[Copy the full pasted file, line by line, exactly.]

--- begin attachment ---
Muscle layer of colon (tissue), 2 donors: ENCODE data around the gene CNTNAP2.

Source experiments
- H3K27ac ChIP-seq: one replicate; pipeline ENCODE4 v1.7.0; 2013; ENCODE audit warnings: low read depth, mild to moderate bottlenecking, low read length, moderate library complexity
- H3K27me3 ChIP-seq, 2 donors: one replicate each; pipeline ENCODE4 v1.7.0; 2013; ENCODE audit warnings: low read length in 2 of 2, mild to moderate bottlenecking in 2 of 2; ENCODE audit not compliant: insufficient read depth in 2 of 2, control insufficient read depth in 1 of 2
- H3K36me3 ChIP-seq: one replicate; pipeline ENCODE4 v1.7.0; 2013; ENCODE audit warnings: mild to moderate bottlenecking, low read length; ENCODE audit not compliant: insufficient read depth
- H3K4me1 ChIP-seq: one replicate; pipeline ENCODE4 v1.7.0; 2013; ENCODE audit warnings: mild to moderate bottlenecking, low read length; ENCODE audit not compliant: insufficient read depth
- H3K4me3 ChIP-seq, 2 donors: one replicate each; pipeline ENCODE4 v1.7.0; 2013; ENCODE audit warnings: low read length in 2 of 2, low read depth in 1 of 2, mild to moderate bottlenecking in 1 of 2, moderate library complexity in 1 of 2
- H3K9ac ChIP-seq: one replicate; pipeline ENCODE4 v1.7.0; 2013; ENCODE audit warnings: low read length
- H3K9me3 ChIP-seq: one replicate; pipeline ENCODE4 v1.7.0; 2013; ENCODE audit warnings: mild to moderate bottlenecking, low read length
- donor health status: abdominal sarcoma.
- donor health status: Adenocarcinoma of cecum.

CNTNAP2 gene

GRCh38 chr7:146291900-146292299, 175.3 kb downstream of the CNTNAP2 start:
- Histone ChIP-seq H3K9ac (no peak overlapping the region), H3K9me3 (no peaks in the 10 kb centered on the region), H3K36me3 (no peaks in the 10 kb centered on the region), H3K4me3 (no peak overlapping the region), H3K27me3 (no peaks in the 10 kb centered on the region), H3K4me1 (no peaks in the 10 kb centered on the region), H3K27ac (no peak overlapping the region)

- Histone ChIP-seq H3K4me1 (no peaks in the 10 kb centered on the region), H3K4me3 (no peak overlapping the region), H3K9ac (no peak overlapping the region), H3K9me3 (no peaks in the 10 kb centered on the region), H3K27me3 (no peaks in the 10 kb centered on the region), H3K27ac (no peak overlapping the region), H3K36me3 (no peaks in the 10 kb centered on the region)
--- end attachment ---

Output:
Muscle layer of colon (tissue), 2 donors: ENCODE data around the gene CNTNAP2.

Source experiments
- H3K27ac ChIP-seq: one replicate; pipeline ENCODE4 v1.7.0; 2013; ENCODE audit warnings: low read depth, mild to moderate bottlenecking, low read length, moderate library complexity
- H3K27me3 ChIP-seq, 2 donors: one replicate each; pipeline ENCODE4 v1.7.0; 2013; ENCODE audit warnings: low read length in 2 of 2, mild to moderate bottlenecking in 2 of 2; ENCODE audit not compliant: insufficient read depth in 2 of 2, control insufficient read depth in 1 of 2
- H3K36me3 ChIP-seq: one replicate; pipeline ENCODE4 v1.7.0; 2013; ENCODE audit warnings: mild to moderate bottlenecking, low read length; ENCODE audit not compliant: insufficient read depth
- H3K4me1 ChIP-seq: one replicate; pipeline ENCODE4 v1.7.0; 2013; ENCODE audit warnings: mild to moderate bottlenecking, low read length; ENCODE audit not compliant: insufficient read depth
- H3K4me3 ChIP-seq, 2 donors: one replicate each; pipeline ENCODE4 v1.7.0; 2013; ENCODE audit warnings: low read length in 2 of 2, low read depth in 1 of 2, mild to moderate bottlenecking in 1 of 2, moderate library complexity in 1 of 2
- H3K9ac ChIP-seq: one replicate; pipeline ENCODE4 v1.7.0; 2013; ENCODE audit warnings: low read length
- H3K9me3 ChIP-seq: one replicate; pipeline ENCODE4 v1.7.0; 2013; ENCODE audit warnings: mild to moderate bottlenecking, low read length
- donor health status: abdominal sarcoma.
- donor health status: Adenocarcinoma of cecum.

CNTNAP2 gene

GRCh38 chr7:146291900-146292299, 175.3 kb downstream of the CNTNAP2 start:
- Histone ChIP-seq H3K9ac (no peak overlapping the region), H3K9me3 (no peaks in the 10 kb centered on the region), H3K36me3 (no peaks in the 10 kb centered on the region), H3K4me3 (no peak overlapping the region), H3K27me3 (no peaks in the 10 kb centered on the region), H3K4me1 (no peaks in the 10 kb centered on the region), H3K27ac (no peak overlapping the region)

- Histone ChIP-seq H3K4me1 (no peaks in the 10 kb centered on the region), H3K4me3 (no peak overlapping the region), H3K9ac (no peak overlapping the region), H3K9me3 (no peaks in the 10 kb centered on the region), H3K27me3 (no peaks in the 10 kb centered on the region), H3K27ac (no peak overlapping the region), H3K36me3 (no peaks in the 10 kb centered on the region)